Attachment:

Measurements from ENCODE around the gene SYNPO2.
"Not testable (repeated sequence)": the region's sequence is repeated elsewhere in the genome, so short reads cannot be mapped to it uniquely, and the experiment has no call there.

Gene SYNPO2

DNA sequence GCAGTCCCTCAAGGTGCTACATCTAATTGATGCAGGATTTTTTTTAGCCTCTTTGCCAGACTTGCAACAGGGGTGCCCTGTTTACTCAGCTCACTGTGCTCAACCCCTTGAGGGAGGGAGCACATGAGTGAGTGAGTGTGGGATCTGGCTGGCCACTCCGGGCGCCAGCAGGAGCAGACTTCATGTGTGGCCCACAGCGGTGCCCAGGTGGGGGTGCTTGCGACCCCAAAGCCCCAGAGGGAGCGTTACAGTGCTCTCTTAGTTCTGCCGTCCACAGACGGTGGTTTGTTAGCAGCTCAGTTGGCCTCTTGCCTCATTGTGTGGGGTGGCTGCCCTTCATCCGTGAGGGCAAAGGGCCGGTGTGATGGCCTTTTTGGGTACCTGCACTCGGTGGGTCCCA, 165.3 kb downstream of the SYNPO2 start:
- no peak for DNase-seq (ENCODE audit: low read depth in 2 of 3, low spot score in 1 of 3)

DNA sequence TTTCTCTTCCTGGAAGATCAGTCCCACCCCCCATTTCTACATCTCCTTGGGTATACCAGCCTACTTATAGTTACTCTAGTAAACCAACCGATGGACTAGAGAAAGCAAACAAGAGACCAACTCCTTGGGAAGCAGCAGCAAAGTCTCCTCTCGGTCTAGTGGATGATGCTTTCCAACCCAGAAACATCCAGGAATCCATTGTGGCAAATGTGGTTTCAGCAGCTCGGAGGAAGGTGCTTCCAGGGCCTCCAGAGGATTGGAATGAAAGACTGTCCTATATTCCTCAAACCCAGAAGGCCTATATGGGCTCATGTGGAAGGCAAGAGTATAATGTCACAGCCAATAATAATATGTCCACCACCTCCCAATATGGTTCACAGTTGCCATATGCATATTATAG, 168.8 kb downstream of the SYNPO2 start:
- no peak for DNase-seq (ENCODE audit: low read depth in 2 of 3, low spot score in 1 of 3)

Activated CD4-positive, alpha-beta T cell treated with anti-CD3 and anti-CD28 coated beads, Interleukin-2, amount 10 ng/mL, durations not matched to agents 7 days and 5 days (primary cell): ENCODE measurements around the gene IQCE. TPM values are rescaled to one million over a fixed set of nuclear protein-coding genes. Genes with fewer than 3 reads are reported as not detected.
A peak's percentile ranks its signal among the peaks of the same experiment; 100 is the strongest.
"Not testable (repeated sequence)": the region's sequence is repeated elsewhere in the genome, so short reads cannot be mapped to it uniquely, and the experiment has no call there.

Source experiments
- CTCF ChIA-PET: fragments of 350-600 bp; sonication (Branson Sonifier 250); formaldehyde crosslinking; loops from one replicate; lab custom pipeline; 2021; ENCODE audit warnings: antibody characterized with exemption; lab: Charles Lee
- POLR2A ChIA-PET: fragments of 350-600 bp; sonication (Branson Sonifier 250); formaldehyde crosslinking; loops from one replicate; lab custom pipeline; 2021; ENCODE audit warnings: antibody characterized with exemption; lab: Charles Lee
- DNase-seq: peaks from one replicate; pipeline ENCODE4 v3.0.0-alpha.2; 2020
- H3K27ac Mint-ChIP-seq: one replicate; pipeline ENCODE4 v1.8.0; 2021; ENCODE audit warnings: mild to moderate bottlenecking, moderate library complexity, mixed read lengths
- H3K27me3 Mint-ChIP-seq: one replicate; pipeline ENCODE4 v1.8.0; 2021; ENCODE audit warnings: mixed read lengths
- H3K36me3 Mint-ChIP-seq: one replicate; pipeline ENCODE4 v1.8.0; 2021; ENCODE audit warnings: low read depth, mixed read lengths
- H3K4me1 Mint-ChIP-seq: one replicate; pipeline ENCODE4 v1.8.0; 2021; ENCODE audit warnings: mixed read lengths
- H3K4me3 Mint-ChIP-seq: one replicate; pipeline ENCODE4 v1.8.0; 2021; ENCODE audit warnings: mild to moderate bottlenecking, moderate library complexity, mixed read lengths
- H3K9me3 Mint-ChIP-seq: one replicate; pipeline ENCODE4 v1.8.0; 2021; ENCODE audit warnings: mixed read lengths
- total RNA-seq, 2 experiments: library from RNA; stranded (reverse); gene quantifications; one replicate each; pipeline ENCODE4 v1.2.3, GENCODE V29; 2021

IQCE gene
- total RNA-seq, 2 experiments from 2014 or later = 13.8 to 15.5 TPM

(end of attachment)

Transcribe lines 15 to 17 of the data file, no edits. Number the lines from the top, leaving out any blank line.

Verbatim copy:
- H3K27ac Mint-ChIP-seq: one replicate; pipeline ENCODE4 v1.8.0; 2021; ENCODE audit warnings: mild to moderate bottlenecking, moderate library complexity, mixed read lengths
- H3K27me3 Mint-ChIP-seq: one replicate; pipeline ENCODE4 v1.8.0; 2021; ENCODE audit warnings: mixed read lengths
- H3K36me3 Mint-ChIP-seq: one replicate; pipeline ENCODE4 v1.8.0; 2021; ENCODE audit warnings: low read depth, mixed read lengths